When President Obama meets with Benjamin Netanyahu today, one of his goals will be to assure the Israeli prime minister that the United States will use force to delay Iran’s nuclear program if the current round of sanctions doesn’t work. All the while, Netanyahu’s objective will be to avoid having to make a direct commitment to the president not to order his jets to bomb Iran’s nuclear infrastructure.
Three months ago, speaking at the memorial to Israel’s founding father, David Ben-Gurion, Prime Minister Netanyahu gave a speech many Israeli observers considered a window into his own thinking on Iran. In it he described how the vote of Ben-Gurion’s cabinet to declare statehood was very close, with only six in favor and four voting against. Netanyahu asked his audience to imagine if one of the yes votes went the other way.
“He understood full well the decision carried a heavy price, but he believed not making that decision had a heavier price,” Netanyahu said of Israel’s founding father. “We are all here today because Ben-Gurion made the right decision at the right moment.”
The speech made headlines in Israel because it came only a few days after comments from Defense Secretary Leon Panetta suggesting an Israeli strike on Iran would be disastrous. Just as Ben-Gurion had chosen to declare independence over the counsel of his allies, Netanyahu’s message was that he too may have to go against Israel’s most valued ally in the world today.
Giora Eiland, once a national security adviser to former Prime Minister Ariel Sharon, said Netanyahu prefers to “compare himself to the first prime minister in Israel who is known for his courageous decisions and for his determination and for his ability to decide despite the decisions of everyone else.”
At issue is that the United States and Israel disagree on what the trigger or “red line” should be for striking Iran’s nuclear program. The Israelis seek to destroy Iran’s ability to manufacture an atomic weapon, whereas President Obama has pledged only to stop Iran from making a weapon.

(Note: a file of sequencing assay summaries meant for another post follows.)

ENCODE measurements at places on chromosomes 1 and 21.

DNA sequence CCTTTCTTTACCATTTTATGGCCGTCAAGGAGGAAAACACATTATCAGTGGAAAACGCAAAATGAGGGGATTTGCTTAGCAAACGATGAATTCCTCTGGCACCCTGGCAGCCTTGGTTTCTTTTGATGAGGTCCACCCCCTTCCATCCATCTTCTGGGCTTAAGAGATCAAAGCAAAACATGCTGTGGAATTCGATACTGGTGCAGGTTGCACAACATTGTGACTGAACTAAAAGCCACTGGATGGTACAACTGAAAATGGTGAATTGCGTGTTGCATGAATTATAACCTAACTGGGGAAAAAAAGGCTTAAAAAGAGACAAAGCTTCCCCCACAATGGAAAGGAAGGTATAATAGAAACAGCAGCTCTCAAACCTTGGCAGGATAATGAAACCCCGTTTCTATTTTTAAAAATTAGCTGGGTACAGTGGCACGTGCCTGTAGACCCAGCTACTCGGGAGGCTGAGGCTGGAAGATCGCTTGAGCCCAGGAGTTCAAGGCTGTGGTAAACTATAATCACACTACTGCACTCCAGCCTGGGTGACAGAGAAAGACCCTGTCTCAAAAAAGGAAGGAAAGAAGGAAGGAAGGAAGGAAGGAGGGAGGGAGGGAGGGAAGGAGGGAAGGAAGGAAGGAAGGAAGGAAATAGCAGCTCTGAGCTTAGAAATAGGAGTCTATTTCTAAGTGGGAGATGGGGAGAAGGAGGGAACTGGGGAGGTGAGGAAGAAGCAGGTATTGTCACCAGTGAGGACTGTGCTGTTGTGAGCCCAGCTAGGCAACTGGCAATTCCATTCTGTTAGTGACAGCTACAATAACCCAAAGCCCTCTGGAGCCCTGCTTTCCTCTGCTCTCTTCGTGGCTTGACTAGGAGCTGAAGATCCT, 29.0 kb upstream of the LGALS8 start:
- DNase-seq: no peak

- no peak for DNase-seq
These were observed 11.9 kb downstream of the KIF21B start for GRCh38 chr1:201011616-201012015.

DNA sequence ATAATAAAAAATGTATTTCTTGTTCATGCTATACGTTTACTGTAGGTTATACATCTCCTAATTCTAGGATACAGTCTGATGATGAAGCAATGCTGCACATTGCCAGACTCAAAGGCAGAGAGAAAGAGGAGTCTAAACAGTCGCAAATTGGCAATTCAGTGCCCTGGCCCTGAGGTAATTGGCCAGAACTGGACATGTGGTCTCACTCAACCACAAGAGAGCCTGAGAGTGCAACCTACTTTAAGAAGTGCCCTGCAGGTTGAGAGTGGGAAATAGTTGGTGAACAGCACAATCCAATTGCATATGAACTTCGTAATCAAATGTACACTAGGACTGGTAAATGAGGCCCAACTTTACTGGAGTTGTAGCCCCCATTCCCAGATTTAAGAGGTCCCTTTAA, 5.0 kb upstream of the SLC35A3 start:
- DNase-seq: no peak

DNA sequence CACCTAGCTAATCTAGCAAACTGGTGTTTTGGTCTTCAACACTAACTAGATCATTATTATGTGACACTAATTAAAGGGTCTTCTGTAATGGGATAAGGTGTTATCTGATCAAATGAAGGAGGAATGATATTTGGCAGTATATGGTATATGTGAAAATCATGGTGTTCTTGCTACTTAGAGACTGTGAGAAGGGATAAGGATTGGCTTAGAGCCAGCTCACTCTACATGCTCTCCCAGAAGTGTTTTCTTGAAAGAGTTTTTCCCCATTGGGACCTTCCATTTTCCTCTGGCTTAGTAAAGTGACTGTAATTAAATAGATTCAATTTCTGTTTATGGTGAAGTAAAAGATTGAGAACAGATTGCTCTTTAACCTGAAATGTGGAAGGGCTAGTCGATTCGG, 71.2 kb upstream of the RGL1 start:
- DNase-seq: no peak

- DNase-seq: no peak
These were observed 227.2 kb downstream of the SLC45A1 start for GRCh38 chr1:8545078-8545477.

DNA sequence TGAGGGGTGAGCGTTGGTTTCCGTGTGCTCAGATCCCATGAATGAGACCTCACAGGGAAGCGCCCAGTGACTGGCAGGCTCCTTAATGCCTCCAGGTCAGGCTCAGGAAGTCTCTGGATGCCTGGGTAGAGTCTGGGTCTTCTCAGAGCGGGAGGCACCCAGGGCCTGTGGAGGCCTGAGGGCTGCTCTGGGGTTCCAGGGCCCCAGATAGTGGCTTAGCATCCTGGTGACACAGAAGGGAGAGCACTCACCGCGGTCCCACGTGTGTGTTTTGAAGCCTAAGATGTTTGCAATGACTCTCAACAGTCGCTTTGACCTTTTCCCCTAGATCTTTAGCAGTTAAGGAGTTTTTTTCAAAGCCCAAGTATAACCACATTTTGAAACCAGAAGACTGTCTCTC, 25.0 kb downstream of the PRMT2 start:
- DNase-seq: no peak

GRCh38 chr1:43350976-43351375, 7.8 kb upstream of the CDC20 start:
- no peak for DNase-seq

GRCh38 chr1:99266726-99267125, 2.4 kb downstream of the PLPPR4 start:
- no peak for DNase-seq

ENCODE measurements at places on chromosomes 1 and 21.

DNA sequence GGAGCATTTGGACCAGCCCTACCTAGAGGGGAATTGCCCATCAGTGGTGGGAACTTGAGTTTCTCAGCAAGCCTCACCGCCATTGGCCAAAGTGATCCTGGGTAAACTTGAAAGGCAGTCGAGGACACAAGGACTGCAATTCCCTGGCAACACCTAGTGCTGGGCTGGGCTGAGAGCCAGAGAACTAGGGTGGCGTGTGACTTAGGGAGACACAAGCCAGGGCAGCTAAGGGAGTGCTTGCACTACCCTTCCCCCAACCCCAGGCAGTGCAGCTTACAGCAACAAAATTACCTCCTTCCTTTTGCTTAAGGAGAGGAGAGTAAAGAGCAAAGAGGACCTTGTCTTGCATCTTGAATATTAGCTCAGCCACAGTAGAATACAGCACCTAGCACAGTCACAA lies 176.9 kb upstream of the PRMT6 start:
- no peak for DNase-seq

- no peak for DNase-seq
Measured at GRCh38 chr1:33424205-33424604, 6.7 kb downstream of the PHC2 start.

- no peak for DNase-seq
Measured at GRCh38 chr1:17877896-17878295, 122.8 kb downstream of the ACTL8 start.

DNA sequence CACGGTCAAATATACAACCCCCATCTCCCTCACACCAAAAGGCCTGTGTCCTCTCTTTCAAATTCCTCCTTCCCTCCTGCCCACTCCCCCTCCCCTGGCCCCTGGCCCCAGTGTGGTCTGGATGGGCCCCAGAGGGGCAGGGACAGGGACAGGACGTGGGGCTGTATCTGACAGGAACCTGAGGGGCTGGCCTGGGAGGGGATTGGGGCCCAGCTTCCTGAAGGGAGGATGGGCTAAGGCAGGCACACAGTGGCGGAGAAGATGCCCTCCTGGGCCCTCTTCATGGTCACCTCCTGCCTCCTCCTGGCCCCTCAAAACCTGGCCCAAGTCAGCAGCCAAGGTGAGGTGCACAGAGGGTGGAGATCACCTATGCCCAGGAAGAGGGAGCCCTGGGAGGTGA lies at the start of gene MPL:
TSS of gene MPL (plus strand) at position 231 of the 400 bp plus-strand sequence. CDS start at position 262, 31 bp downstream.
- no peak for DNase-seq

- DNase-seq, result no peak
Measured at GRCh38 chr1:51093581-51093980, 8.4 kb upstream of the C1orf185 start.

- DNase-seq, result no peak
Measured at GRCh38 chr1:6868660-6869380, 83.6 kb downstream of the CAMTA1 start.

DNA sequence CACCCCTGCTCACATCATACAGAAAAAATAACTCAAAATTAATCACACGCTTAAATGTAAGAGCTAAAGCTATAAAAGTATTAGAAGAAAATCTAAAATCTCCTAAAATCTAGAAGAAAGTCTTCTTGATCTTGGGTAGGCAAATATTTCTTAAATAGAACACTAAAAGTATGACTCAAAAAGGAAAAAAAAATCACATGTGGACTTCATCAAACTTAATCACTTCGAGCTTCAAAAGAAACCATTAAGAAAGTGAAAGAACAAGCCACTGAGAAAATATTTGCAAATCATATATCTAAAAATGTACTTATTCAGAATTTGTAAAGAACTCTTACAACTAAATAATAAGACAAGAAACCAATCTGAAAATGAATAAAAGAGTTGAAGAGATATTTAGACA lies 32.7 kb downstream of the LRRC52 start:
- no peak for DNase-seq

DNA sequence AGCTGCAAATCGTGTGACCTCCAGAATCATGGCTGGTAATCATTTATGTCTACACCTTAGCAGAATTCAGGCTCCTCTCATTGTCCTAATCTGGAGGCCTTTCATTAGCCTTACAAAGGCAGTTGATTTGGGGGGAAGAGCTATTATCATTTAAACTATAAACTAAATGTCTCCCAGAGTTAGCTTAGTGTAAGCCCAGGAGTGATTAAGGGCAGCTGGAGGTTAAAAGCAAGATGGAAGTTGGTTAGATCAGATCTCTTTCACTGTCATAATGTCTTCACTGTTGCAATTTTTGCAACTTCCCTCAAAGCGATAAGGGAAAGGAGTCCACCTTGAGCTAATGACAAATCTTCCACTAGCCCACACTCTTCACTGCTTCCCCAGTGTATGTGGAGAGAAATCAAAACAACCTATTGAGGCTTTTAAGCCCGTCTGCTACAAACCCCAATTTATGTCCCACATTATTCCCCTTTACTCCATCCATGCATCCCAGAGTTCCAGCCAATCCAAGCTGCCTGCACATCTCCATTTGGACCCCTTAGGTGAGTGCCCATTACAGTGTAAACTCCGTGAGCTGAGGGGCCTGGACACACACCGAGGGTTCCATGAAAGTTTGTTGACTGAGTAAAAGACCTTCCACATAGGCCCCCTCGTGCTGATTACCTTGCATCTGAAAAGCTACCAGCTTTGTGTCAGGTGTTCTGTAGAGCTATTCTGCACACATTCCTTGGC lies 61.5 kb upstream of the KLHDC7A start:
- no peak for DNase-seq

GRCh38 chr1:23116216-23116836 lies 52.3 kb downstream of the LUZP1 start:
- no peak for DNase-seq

“The technical assessments are very similar,” Ephraim Asculai, an Israeli nuclear scientist who worked for 40 years at the Israel Atomic Energy Commission, told The Daily Beast last week. “The discrepancies come at the definition of red lines, or the definition of the time when something must be done is considered.”
Asculai added, “The United States does not think the time has come when it must make a decision and must take severe action. There lies the big difference between the United States and Israel; Israel thinks the time is here.”
This underlying difference between Israel and the U.S. was apparent in Obama’s speech Sunday before the American Israel Public Affairs Committee. The president repeated his promise to stop Iran from obtaining a nuclear weapon and said the military had prepared plans for such a contingency. But Obama also decried “too much loose talk of war.” And while he acknowledged Israel’s right to defend itself, he also said, “now is not the time for bluster; now is the time to let our increased pressure sink in, and to sustain the broad international coalition that we have built.”
This disagreement between allies has been brewing for nearly a year. As Newsweek reported last month, Israel stopped sharing key military planning data on Iran with the United States last summer. And while the exchanges have resumed, Israel is still keeping a “top layer” of data to itself.
Eiland told The Daily Beast that Obama had the ability to call off an Israeli attack if he sought an explicit promise from Netanyahu not to do it. “The real concern is what might happen if the president said in explicit terms something like ‘don’t do it,’ or ‘promise you won’t do it,’ and will insist on such a guarantee,” Eiland said. “I am not sure this scenario will occur. But if it happens, and if the president is determined to convey such a clear message and will leave no room for any possible interpretation, then I think no matter what Bibi really wants, it will be almost impossible to make a decision in absolute contradiction to the president’s wishes.”
Israeli prime ministers on two occasions—Iraq and in Syria—have attacked nuclear programs without the explicit permission of the United States. Israeli prime ministers also have disobeyed explicit requests from U.S. presidents on other issues such as the Israeli decision to leave troops inside Palestinian cities in 2002 during Operation Defensive Shield.
The real concern is what might happen if the president said in explicit terms something like ‘don’t do it,’ or ‘promise you won’t do it.’
“In these examples, we could always say to ourselves and the Israeli public—at the end of the day it’s our security interest and with all due respect, it is less important to America what is happening, but it’s crucially important to us,” Eiland said.
But Eiland added that in the case of Iran, it’s different. “The Iranian case is different because the American vital interest might be affected,” Eiland said. “To do something against an American explicit request is much different. Besides the operational risks that are very high and the general security risks. We are taking a real political risk that no Israeli prime minister can take.” Eiland said, however, that such a risk would be present only “as long as the American ‘no’ is as explicit as I described.”